It takes time to figure out tolerances and what works well, but the biggest thing I found for printing PLA is to slow the printer speed down and make the nozzle hot. I have found that 220 degrees is hot enough to prevent clogging but not so hot that it melts too much, although that has happened once or twice with some specialty filament. Slowing the Ultimaker2 down is different than using a finer print setting, so don’t get confused between print resolution and print speed. It’s still possible to print with a higher resolution and do it fast. I’ve noticed two main problems with this particular printer that may or may not be the same as others: travel speed and retraction.
The Ultimaker2 (at least the one I have) has a tendency to travel fast from point to point. This occasionally results in the nozzle hitting the filament that has already been laid down, lifting it off the bed. This often means I have to abort the print, which can be very frustrating. It is possible to adjust the travel speed in the advanced settings, but it takes a bit of getting used to in order to look for and adjust the travel speed.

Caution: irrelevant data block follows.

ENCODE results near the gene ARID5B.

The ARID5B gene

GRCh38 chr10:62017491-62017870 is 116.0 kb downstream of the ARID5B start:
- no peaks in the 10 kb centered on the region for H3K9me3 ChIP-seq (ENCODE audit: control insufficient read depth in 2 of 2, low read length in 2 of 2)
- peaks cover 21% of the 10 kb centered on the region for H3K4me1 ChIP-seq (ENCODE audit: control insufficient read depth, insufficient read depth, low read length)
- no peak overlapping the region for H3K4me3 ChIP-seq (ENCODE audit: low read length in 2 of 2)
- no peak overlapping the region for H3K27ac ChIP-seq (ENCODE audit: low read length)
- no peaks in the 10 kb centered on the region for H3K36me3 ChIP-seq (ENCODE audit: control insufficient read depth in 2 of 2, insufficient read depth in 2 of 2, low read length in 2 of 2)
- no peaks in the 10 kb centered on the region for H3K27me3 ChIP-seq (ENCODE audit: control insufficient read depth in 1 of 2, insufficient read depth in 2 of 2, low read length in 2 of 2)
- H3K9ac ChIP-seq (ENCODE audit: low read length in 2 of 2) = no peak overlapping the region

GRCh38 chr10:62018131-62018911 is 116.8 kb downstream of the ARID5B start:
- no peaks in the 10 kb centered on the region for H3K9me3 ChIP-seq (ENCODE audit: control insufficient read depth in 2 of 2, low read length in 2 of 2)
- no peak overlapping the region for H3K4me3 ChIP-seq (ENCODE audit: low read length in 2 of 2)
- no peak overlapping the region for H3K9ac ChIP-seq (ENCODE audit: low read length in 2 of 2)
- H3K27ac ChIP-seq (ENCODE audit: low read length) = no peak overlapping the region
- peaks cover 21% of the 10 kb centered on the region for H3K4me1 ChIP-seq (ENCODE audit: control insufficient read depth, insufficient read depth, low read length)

Settings: Bed, Glue, Filament, Tension
Unfortunately, you’ll need to spend time with your printer finding the best settings—and sometimes even then you’ll have to adjust as you go.
The paper test for bed leveling seems to be popular and easy. You adjust your bed/nozzle settings to close the distance between the two, and then stick a piece of paper between them to check when it gets snagged by the tension; back it off a bit and that’s the distance one should be from the other for good printing. This method is pretty reliable because you can get a clear feeling for just how close to the bed the nozzle is. You will be able to feel the tension between nozzle and bed better than you will be able to measure the distance by sight.